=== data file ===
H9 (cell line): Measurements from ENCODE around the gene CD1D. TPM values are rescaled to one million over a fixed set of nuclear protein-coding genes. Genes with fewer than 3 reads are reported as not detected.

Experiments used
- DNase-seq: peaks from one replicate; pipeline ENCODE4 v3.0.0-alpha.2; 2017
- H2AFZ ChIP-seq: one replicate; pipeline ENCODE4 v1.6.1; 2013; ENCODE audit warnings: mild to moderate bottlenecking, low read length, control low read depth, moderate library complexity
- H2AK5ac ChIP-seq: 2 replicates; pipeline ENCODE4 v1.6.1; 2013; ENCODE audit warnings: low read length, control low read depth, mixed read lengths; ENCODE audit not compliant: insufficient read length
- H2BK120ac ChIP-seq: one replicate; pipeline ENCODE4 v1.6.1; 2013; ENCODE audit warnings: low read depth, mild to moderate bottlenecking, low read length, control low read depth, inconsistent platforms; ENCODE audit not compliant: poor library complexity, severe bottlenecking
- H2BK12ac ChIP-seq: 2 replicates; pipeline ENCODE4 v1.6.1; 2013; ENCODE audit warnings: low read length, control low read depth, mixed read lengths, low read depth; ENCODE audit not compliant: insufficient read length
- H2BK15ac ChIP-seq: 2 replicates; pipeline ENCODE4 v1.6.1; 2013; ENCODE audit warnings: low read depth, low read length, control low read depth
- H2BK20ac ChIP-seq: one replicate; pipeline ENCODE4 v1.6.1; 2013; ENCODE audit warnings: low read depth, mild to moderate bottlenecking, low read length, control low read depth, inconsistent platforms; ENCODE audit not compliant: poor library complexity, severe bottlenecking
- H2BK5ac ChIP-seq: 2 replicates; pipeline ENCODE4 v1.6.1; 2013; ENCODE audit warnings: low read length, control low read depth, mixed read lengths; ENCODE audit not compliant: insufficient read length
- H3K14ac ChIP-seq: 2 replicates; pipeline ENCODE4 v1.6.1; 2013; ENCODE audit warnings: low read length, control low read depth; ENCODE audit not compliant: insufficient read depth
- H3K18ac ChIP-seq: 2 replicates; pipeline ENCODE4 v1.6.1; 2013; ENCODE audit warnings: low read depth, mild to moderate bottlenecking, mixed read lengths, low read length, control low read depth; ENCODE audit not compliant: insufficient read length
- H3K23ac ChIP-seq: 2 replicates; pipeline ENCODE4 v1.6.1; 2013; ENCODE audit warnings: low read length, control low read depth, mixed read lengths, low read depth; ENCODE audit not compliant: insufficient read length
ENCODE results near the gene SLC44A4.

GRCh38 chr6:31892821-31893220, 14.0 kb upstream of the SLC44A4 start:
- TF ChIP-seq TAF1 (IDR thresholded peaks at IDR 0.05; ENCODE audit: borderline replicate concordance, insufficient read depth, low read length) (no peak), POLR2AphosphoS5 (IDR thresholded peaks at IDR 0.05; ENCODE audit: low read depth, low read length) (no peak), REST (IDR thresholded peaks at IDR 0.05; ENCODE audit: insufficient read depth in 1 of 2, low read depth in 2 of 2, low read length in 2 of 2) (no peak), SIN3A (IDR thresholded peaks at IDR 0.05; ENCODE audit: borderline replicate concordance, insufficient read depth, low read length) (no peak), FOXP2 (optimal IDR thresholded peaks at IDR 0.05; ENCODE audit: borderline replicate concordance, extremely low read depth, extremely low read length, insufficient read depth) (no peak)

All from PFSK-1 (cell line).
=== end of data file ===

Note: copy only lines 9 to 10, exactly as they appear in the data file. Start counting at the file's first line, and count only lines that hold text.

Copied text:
- H2BK20ac ChIP-seq: one replicate; pipeline ENCODE4 v1.6.1; 2013; ENCODE audit warnings: low read depth, mild to moderate bottlenecking, low read length, control low read depth, inconsistent platforms; ENCODE audit not compliant: poor library complexity, severe bottlenecking
- H2BK5ac ChIP-seq: 2 replicates; pipeline ENCODE4 v1.6.1; 2013; ENCODE audit warnings: low read length, control low read depth, mixed read lengths; ENCODE audit not compliant: insufficient read length